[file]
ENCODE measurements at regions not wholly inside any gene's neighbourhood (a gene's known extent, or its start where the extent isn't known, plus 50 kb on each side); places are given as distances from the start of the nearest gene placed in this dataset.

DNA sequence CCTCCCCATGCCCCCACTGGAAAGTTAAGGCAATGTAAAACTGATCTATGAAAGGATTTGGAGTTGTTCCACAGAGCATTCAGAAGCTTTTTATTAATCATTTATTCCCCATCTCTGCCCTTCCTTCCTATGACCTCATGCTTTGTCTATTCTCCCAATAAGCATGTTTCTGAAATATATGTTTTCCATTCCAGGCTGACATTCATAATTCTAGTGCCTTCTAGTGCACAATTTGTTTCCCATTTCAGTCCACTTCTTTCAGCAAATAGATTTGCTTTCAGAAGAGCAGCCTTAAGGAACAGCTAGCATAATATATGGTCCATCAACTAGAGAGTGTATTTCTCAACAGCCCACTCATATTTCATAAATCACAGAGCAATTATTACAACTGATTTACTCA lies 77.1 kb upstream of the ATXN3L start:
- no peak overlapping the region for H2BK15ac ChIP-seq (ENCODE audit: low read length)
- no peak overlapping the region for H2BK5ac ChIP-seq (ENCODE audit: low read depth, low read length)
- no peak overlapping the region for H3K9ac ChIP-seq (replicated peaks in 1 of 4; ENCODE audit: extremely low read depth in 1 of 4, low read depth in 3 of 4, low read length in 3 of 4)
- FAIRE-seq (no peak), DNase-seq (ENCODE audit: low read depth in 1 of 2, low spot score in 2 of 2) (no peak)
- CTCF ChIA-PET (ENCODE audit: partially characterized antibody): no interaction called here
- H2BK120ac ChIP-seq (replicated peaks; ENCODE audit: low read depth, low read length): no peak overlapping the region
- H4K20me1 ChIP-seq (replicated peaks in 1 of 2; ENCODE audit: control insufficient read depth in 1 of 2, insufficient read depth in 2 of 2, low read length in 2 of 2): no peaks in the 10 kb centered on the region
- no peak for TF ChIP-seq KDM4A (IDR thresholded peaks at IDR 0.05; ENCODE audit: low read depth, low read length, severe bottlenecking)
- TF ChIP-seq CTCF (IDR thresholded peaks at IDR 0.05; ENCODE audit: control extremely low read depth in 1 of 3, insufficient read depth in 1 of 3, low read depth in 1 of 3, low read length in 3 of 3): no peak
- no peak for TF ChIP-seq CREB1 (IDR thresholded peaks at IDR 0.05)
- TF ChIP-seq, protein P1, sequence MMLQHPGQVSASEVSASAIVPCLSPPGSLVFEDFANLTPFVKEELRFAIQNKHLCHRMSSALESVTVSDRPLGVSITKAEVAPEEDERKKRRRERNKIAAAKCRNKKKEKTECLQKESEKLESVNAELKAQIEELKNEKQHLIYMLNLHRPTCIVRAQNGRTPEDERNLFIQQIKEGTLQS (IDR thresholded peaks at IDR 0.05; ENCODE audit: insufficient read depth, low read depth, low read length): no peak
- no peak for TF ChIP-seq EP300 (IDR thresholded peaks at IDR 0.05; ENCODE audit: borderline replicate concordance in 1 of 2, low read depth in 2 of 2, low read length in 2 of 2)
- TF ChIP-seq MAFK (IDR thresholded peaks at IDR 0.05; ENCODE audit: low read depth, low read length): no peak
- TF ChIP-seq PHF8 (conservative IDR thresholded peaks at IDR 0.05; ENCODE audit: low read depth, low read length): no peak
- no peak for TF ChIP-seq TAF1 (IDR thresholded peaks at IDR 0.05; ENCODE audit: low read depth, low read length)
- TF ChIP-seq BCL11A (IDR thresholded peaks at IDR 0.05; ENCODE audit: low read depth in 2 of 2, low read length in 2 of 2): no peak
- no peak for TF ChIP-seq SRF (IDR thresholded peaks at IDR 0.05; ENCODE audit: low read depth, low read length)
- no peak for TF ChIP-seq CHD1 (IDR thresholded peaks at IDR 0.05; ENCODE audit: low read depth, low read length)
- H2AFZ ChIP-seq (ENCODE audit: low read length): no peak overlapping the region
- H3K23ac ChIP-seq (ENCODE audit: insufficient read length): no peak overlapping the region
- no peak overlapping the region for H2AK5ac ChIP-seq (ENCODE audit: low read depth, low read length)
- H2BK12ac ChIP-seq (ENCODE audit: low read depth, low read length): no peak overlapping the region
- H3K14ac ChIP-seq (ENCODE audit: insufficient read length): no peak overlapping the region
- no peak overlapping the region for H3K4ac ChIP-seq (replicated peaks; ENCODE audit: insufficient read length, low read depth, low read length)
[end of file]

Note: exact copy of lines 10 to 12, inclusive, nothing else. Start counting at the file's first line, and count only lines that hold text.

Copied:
- no peak for TF ChIP-seq KDM4A (IDR thresholded peaks at IDR 0.05; ENCODE audit: low read depth, low read length, severe bottlenecking)
- TF ChIP-seq CTCF (IDR thresholded peaks at IDR 0.05; ENCODE audit: control extremely low read depth in 1 of 3, insufficient read depth in 1 of 3, low read depth in 1 of 3, low read length in 3 of 3): no peak
- no peak for TF ChIP-seq CREB1 (IDR thresholded peaks at IDR 0.05)